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Technical Information

This section provides an overview of the technical aspects of CQ/X including the following :

System Requirements

CQ/X was developed for the Windows OS and has been used primarily on WinXP(both the 32-bit and 64-bit versions). It has also been tested on Win2K. It has not been tested on Win98 or on Vista. User K5END has recently (January 2011) reported success using the program with Windows 7 with the only problem encountered being finding drivers for some of his USB-RS232 adapters. The machine I use for mobile operations is a Dell Latitude D400 running XP. The machine has 1GB of RAM and runs at 1.7Ghz. Detailed description of requirements for use of the software under various operating scenarios can be found in the What You Need document.

Program Development

CQ/X was developed for the Windows OS in C++ using Borland's C++ Builder 5.0. The main executable as well as all dynamic link libraries were developed using this environment. CQ/X  is a multi-threaded application with separate threads running the interfaces to the GPS, the radio, and the keyer with listener threads in the main user interface listening for updates from the GPS, the radio, and the WinKey devices.  

Program Structure

CQ/X is structured around a main user interface and  a number of dynamic link libraries that give the contest and the various devices their personalities. These include the following:

  • CQXClient.exe - the main user interface module
  • SioElecraft.DLL - implements the K3 Remote Kit
  • SioNMEA.DLL - implements the interface to a general-purpose GPS using the NMEA protocol
  • SioWinKey.DLL - implements the interface to the WinKey
  • SioMLKey.DLL - implements the interface to the MiLog keyer
  • SioIcom.DLL - implements the interface to Icom radios
  • SioKenwood.DLL - implements the interface to Kenwood radios
  • SioYaesu.DLL - implements the interface to Yaesu radios
  • TQP.DLL - implements the processing of all state and regional QSO parties including the automatic county detection logic and other calculations that use GPS data. Also implements some user interface elements related to planning and post-contest processing for QSO parties.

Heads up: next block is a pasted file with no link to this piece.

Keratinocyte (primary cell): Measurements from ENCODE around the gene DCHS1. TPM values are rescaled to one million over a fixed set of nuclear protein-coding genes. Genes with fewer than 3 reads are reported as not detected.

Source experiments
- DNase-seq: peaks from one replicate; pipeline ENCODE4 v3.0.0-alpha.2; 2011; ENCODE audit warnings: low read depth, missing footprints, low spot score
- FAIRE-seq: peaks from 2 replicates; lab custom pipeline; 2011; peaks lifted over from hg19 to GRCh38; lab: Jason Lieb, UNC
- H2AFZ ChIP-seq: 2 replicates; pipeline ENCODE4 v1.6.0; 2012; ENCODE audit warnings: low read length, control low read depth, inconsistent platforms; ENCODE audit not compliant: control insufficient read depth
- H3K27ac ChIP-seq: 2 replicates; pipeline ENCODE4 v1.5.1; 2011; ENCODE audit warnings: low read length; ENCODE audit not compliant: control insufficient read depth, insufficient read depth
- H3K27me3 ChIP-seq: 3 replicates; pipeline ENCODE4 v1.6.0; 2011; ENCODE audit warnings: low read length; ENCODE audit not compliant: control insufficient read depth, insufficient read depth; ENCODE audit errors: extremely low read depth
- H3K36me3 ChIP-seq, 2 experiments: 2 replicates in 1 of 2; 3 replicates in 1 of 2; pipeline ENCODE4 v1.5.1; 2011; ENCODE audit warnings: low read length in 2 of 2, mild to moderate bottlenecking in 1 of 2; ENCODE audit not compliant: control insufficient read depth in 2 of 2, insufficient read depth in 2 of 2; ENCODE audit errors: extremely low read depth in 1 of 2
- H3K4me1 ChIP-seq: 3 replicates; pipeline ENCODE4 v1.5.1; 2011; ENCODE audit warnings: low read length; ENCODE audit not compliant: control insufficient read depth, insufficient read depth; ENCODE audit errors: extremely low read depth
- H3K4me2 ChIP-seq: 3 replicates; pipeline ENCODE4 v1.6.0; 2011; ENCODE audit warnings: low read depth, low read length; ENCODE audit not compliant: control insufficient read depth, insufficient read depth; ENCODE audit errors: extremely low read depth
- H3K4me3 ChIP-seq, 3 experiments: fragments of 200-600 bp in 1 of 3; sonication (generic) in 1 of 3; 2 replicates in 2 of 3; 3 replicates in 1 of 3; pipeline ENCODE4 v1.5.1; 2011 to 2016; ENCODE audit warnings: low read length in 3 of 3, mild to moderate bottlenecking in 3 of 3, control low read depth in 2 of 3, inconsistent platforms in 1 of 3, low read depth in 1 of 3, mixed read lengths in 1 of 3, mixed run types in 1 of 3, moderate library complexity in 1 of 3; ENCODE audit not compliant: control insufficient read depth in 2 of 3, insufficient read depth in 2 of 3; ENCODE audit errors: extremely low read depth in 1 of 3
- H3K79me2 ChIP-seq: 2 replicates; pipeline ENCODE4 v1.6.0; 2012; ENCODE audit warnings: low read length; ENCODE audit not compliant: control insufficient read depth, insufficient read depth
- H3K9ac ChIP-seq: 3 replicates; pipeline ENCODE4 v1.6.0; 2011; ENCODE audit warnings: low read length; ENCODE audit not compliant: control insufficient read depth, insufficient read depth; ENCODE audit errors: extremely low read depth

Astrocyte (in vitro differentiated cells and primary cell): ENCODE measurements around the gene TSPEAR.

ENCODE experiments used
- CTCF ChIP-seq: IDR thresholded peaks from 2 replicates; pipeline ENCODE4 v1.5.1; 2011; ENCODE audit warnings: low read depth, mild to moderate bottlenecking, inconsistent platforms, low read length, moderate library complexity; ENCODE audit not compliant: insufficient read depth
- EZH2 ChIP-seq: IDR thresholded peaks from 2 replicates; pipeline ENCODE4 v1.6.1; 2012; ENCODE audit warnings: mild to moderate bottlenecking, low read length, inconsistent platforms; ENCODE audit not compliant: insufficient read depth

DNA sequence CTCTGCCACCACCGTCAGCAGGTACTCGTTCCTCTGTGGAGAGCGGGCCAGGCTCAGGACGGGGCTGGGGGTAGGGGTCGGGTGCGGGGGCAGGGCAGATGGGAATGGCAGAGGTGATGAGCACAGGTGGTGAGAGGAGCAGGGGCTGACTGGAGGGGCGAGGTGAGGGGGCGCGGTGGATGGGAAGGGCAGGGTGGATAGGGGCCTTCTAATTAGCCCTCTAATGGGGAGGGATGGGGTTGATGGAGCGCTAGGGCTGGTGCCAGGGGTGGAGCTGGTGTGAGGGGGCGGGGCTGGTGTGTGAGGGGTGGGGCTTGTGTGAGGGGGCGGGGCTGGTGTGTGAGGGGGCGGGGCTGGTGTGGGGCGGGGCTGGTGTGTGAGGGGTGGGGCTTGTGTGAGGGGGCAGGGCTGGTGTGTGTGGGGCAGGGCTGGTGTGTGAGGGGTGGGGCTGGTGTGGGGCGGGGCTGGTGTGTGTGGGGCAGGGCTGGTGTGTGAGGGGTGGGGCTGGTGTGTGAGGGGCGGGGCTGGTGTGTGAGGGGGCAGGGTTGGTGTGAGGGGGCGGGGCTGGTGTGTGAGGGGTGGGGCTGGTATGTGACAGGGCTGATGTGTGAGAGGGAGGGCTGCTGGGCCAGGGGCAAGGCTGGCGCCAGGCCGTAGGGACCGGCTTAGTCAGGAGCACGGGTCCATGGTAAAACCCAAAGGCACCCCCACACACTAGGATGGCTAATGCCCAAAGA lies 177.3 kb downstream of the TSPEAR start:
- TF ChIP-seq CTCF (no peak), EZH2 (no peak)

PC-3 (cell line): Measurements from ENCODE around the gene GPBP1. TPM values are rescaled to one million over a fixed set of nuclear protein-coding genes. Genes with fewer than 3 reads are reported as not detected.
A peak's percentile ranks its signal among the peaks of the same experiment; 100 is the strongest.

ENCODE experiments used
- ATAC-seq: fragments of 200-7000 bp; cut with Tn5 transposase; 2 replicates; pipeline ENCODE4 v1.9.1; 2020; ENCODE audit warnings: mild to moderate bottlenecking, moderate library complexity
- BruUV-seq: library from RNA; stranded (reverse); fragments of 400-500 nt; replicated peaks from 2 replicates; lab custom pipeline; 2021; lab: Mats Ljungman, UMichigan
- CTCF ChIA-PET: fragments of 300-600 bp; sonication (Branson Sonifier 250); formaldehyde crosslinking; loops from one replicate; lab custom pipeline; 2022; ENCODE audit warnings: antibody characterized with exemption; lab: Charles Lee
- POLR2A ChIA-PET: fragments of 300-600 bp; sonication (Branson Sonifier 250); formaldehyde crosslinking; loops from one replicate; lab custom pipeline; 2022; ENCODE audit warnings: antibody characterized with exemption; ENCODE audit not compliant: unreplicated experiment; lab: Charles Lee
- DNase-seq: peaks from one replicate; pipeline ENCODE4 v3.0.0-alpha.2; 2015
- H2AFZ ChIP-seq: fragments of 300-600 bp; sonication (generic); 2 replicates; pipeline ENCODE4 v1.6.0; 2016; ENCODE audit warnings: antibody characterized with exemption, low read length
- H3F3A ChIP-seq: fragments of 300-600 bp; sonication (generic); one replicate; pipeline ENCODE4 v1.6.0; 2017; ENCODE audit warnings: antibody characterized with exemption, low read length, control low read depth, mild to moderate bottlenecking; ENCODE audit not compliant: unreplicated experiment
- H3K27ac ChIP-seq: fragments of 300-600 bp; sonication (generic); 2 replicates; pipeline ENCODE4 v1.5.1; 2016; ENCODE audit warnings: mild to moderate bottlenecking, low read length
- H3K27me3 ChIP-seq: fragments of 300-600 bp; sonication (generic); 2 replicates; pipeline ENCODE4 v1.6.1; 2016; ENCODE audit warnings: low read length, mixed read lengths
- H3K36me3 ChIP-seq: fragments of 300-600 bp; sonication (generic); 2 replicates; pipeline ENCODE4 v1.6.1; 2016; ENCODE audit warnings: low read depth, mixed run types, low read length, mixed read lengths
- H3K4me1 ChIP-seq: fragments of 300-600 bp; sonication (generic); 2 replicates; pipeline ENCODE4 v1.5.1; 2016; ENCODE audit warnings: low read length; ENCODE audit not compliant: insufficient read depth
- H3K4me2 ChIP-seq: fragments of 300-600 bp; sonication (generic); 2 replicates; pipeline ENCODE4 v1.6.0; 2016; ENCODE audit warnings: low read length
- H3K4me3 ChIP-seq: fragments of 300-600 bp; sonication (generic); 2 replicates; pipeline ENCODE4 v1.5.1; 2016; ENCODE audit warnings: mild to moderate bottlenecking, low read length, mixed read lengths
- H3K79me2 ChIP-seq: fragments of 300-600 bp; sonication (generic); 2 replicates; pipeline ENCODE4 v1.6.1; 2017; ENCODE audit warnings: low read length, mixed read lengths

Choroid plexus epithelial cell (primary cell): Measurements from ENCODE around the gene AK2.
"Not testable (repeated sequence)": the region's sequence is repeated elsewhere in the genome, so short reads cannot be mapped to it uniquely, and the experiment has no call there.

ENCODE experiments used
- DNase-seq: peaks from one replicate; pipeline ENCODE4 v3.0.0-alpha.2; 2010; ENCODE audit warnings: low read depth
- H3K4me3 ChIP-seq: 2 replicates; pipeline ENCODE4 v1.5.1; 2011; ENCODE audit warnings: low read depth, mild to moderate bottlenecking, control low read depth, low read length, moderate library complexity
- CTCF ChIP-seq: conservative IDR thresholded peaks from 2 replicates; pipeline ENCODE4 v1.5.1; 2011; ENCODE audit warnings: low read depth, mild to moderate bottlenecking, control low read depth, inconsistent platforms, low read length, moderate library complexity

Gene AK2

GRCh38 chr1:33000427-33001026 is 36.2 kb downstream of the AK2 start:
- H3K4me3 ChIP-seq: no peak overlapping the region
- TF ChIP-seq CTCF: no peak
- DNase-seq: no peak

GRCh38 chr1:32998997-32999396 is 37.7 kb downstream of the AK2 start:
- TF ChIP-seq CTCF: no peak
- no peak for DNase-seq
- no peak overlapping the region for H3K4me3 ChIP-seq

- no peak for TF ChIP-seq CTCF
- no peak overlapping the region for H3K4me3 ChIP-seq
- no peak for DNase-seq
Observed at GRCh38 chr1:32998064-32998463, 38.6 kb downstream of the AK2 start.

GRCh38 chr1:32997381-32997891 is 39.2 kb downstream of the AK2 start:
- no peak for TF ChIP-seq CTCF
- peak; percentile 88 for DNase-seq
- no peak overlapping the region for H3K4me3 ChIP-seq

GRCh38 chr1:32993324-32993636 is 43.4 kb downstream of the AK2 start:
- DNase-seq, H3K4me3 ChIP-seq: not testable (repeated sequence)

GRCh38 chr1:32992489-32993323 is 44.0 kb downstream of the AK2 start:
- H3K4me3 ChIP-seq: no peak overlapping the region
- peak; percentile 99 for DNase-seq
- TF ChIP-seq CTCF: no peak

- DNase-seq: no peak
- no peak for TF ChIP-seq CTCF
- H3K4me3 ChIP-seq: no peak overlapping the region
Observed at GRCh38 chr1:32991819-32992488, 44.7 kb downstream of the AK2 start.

• ARRLSS.DLL - implements the processing for the ARRL Sweepstakes
  • NAQP.DLL - implements the processing specific to the North American QSO Party
  • NA_Sprint.DLL - implements the processing specific to the North American Sprints and the NCCC Sprint
  • IARUHF.DLL - implements the processing specific to the IARU HF contest
  • RAC.DLL - implements the processing specific to the RAC Winter contest
  • LogData.DLL - implements dupe checking functions for all contests
  • SumData.DLL - implements the preparation of summary sheets where required Top

Data Files

For any given contest CQ/X is driven by a number of different data files that are contained in separate directories for each contest. These files include the following where the <*> will be a different name for each contest:

  • <*>.def - this is the definition file for each contest that contains the type of duping and mult counting to be performed, how the score is computed including any bonus situations, the location of the multiplier files and any modifications that need to be made to the multipliers (e.g. DC counts as MD, AK and KH6 are considered DX, all DX counts as a single mult or no mult, etc)
  • <*>.mlt - this is the file that defines the mults for the contest. It is in the format of the cty.dat files but, in the case of the state and regional QSO parties, it contains an extra line of data for each county that defines the list of counties that are adjacent to the given county. The adjacent county list is used to improve the performance of the county detection logic as described below and to simplify the user's selection of a sequence of counties by only presenting a list of counties adjacent to the most recently selected county..